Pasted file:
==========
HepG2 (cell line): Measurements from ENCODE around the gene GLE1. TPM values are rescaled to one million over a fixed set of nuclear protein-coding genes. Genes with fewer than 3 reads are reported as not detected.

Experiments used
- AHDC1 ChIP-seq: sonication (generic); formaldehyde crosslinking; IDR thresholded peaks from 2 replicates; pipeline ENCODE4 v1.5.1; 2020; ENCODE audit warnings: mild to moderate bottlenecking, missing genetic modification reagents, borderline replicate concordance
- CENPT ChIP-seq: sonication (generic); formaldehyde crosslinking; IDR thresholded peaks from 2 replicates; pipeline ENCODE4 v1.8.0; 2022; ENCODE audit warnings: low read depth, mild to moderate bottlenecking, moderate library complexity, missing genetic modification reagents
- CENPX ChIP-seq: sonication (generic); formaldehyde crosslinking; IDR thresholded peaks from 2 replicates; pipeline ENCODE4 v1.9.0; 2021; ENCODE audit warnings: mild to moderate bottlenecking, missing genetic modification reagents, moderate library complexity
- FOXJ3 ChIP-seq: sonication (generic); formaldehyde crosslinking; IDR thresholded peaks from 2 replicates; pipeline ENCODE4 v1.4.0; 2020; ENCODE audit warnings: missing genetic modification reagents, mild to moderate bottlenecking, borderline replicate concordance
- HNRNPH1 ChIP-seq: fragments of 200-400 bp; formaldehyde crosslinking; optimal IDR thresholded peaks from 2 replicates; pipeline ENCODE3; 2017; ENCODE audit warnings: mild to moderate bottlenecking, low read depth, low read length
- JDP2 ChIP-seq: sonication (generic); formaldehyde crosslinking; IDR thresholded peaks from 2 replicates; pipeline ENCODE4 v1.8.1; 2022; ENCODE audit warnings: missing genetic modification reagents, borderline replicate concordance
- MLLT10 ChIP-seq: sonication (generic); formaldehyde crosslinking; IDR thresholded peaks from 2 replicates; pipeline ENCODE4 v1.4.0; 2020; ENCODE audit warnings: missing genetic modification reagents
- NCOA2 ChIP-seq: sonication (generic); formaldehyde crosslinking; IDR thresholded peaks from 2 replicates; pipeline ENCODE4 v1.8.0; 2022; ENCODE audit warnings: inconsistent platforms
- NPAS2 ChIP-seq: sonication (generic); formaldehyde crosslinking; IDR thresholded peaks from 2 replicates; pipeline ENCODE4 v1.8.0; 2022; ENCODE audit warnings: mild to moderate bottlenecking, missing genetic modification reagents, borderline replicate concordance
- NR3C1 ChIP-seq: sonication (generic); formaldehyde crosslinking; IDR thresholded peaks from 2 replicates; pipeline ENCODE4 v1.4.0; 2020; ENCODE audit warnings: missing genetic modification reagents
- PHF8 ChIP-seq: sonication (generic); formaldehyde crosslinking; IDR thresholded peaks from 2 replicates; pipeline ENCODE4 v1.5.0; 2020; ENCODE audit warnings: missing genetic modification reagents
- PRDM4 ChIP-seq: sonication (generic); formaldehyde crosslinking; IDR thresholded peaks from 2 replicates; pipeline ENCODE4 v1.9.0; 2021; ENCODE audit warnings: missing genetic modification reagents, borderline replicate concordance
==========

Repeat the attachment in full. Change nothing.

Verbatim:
HepG2 (cell line): Measurements from ENCODE around the gene GLE1. TPM values are rescaled to one million over a fixed set of nuclear protein-coding genes. Genes with fewer than 3 reads are reported as not detected.

Experiments used
- AHDC1 ChIP-seq: sonication (generic); formaldehyde crosslinking; IDR thresholded peaks from 2 replicates; pipeline ENCODE4 v1.5.1; 2020; ENCODE audit warnings: mild to moderate bottlenecking, missing genetic modification reagents, borderline replicate concordance
- CENPT ChIP-seq: sonication (generic); formaldehyde crosslinking; IDR thresholded peaks from 2 replicates; pipeline ENCODE4 v1.8.0; 2022; ENCODE audit warnings: low read depth, mild to moderate bottlenecking, moderate library complexity, missing genetic modification reagents
- CENPX ChIP-seq: sonication (generic); formaldehyde crosslinking; IDR thresholded peaks from 2 replicates; pipeline ENCODE4 v1.9.0; 2021; ENCODE audit warnings: mild to moderate bottlenecking, missing genetic modification reagents, moderate library complexity
- FOXJ3 ChIP-seq: sonication (generic); formaldehyde crosslinking; IDR thresholded peaks from 2 replicates; pipeline ENCODE4 v1.4.0; 2020; ENCODE audit warnings: missing genetic modification reagents, mild to moderate bottlenecking, borderline replicate concordance
- HNRNPH1 ChIP-seq: fragments of 200-400 bp; formaldehyde crosslinking; optimal IDR thresholded peaks from 2 replicates; pipeline ENCODE3; 2017; ENCODE audit warnings: mild to moderate bottlenecking, low read depth, low read length
- JDP2 ChIP-seq: sonication (generic); formaldehyde crosslinking; IDR thresholded peaks from 2 replicates; pipeline ENCODE4 v1.8.1; 2022; ENCODE audit warnings: missing genetic modification reagents, borderline replicate concordance
- MLLT10 ChIP-seq: sonication (generic); formaldehyde crosslinking; IDR thresholded peaks from 2 replicates; pipeline ENCODE4 v1.4.0; 2020; ENCODE audit warnings: missing genetic modification reagents
- NCOA2 ChIP-seq: sonication (generic); formaldehyde crosslinking; IDR thresholded peaks from 2 replicates; pipeline ENCODE4 v1.8.0; 2022; ENCODE audit warnings: inconsistent platforms
- NPAS2 ChIP-seq: sonication (generic); formaldehyde crosslinking; IDR thresholded peaks from 2 replicates; pipeline ENCODE4 v1.8.0; 2022; ENCODE audit warnings: mild to moderate bottlenecking, missing genetic modification reagents, borderline replicate concordance
- NR3C1 ChIP-seq: sonication (generic); formaldehyde crosslinking; IDR thresholded peaks from 2 replicates; pipeline ENCODE4 v1.4.0; 2020; ENCODE audit warnings: missing genetic modification reagents
- PHF8 ChIP-seq: sonication (generic); formaldehyde crosslinking; IDR thresholded peaks from 2 replicates; pipeline ENCODE4 v1.5.0; 2020; ENCODE audit warnings: missing genetic modification reagents
- PRDM4 ChIP-seq: sonication (generic); formaldehyde crosslinking; IDR thresholded peaks from 2 replicates; pipeline ENCODE4 v1.9.0; 2021; ENCODE audit warnings: missing genetic modification reagents, borderline replicate concordance